An orphan work relates to works protected by copyright, for example, an original photograph or an original work of art, where the name and/or whereabouts of the owner cannot be traced. This means that permission cannot be legally obtained to reproduce the work.
There are various countries such as USA, Canada, France, Japan and Denmark which have introduced an orphan work licensing regime to allow third parties to exploit such works.
The EU Directive on orphan works (2012/28/EU) required the UK to implement a licensed orphan works regime by 29 October 2014. The Enterprise and Regulatory Reform Act 2013 introduced this system in the UK and the regime is expected to be available during the course of this year.
Various steps must be taken to obtain a licence for an orphan work from the UK Intellectual Property Office (“UK IPO”). These are:
- Before applying for a licence, a “diligent search” must be undertaken to identify the owner of the orphan work.
- If the owner of the work cannot be identified, an application will need to be made to the UK IPO.
- The UK IPO will either grant or refuse a licence. Any licence is non-exclusive, applicable to the UK only and sublicensing is prohibited. The maximum length of time for a licence for an orphan work is seven years and thereafter a renewal of the licence is required (in which a new “diligent search” must be carried out). The licence fee has not been confirmed but a “reasonable licence fee” will be charged,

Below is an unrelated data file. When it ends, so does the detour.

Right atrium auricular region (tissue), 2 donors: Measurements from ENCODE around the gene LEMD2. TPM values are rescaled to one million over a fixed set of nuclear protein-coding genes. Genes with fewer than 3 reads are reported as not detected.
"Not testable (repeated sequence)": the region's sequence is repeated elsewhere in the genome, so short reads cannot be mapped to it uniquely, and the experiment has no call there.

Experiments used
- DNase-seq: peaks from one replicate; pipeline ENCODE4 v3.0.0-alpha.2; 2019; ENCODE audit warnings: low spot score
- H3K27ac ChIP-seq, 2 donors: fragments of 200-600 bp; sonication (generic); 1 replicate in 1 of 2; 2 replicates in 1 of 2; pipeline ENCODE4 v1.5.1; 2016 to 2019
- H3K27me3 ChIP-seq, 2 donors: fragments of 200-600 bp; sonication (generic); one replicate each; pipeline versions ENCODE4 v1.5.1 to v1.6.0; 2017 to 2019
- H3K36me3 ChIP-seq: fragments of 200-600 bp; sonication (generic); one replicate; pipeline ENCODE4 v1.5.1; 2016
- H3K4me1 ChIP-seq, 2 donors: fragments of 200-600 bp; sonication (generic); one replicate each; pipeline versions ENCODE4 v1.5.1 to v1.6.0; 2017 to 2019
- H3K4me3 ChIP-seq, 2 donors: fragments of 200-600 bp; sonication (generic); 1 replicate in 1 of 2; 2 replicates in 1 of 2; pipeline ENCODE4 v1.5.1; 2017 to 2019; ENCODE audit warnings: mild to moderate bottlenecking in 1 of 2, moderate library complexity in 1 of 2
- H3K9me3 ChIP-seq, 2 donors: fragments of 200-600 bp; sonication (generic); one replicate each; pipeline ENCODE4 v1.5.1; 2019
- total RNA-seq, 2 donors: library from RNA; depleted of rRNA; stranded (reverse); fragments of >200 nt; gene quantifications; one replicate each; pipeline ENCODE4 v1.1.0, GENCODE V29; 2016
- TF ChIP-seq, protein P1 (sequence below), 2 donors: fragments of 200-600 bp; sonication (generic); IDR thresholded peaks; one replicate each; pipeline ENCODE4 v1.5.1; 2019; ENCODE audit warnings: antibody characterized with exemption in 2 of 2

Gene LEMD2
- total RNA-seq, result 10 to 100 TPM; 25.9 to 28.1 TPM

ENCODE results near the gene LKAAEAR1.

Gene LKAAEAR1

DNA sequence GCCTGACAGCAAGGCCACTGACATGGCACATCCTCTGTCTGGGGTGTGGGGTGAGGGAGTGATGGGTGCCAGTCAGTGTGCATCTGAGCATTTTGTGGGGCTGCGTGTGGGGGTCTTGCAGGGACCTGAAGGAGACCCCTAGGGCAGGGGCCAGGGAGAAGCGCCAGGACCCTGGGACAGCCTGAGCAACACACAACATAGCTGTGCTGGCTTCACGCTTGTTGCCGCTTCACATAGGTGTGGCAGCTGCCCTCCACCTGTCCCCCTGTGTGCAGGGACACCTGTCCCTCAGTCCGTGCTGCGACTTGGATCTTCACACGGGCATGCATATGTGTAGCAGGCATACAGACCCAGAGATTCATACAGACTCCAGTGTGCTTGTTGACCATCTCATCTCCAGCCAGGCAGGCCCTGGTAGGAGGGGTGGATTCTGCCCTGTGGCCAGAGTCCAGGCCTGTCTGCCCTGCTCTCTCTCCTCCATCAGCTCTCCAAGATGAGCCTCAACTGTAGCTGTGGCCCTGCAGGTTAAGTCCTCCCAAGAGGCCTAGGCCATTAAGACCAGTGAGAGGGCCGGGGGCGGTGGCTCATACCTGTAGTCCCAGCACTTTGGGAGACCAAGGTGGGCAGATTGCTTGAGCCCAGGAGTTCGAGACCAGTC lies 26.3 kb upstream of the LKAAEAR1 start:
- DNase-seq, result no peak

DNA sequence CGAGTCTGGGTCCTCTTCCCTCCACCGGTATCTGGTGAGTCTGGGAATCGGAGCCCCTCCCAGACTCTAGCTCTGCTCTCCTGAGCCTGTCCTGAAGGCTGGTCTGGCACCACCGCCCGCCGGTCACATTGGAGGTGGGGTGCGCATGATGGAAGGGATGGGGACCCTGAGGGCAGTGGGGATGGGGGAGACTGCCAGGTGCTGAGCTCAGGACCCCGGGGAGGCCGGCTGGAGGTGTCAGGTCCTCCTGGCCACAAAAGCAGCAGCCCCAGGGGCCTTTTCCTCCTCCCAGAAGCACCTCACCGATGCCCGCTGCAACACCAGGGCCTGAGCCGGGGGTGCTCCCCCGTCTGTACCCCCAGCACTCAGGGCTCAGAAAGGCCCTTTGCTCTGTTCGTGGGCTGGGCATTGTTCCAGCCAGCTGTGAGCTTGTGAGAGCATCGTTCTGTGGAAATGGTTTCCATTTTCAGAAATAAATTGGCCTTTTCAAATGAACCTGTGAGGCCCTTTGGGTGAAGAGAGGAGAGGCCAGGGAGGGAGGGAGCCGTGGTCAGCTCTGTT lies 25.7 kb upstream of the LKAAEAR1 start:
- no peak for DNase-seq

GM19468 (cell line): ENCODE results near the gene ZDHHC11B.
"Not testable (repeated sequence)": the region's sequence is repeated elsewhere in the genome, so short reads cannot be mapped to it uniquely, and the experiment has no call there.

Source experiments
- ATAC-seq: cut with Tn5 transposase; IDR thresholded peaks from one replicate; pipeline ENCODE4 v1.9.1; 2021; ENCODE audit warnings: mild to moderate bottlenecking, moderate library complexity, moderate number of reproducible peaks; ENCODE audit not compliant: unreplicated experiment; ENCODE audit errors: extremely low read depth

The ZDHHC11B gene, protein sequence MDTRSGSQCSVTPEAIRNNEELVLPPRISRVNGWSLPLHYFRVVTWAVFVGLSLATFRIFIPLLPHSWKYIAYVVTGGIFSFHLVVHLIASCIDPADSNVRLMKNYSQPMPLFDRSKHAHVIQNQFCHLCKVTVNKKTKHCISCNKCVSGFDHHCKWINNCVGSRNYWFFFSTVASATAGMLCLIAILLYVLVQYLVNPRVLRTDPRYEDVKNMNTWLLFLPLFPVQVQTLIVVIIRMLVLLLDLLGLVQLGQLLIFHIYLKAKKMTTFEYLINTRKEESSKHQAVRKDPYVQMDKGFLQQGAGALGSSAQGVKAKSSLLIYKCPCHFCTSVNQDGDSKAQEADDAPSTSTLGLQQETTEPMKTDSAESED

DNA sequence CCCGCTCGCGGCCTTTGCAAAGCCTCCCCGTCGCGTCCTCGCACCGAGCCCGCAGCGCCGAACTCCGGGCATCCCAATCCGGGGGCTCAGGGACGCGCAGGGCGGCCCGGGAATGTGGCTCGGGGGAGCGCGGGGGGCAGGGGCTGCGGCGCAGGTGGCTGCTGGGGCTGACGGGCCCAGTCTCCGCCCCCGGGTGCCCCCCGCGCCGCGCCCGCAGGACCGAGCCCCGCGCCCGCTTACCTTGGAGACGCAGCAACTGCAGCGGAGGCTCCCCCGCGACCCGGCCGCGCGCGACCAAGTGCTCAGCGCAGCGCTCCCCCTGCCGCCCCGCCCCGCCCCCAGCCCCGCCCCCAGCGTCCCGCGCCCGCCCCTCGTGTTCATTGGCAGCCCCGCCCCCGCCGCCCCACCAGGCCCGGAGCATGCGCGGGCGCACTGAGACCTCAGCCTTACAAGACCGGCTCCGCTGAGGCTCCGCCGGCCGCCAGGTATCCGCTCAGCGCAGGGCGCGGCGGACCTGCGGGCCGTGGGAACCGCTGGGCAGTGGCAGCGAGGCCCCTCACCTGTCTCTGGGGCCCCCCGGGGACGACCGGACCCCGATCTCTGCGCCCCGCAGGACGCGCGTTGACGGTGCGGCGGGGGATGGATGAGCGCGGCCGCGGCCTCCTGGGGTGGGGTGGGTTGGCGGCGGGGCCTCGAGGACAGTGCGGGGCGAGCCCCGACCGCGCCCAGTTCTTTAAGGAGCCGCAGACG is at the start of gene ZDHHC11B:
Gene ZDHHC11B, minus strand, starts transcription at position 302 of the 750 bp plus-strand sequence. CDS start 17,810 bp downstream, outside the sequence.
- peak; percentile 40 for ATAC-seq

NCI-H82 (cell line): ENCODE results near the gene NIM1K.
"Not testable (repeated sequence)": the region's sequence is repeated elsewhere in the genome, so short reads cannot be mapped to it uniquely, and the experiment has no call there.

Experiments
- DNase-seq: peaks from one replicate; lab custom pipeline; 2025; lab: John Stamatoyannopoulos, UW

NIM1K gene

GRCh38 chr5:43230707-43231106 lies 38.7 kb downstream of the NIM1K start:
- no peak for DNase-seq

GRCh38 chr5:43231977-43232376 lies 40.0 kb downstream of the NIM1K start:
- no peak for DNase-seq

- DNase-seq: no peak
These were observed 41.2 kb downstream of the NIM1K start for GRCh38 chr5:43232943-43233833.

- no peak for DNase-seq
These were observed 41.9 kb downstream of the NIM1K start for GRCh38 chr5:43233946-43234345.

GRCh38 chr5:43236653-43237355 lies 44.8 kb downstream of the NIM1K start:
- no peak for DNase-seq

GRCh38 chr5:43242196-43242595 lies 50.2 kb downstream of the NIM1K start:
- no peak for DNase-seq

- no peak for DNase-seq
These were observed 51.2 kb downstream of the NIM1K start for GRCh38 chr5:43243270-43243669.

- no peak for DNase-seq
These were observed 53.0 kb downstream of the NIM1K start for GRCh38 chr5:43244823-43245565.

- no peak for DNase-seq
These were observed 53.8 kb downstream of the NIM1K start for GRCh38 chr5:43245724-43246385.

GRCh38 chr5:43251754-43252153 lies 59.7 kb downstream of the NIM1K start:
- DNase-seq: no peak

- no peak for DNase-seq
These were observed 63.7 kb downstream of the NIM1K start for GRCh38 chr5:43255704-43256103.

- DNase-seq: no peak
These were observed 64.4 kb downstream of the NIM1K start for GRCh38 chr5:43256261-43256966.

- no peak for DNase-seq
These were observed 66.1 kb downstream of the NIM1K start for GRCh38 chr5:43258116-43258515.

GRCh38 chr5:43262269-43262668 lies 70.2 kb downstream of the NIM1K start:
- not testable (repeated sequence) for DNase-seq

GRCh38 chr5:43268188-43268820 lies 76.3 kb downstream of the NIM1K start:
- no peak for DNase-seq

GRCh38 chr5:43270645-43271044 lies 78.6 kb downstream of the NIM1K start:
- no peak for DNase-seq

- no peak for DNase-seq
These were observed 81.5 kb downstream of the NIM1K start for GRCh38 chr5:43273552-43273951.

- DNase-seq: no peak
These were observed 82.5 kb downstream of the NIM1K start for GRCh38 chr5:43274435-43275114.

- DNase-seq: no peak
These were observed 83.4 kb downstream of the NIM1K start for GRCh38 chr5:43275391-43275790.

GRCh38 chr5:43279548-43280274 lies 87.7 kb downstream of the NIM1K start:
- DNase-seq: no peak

The UK IPO will keep an orphan works’ register listing details of the works that have been subject to a diligent search.
If the right holder reappears after an orphan work has been licensed, it is able to claim the remuneration for the relevant right. If the UK IPO is satisfied of its ownership, the work will no longer be listed as an orphan work and the fees will be paid to the owner. The licence will continue to exist for the remainder of the initial term.
Roy Crozier, a Partner in the intellectual property group, states, “This development is welcomed news for those who have struggled for many years to identify the owners of orphan works and obtain licences to use those works. It will open up a series of old copyright works for exploitation such as old photographs and pictures.”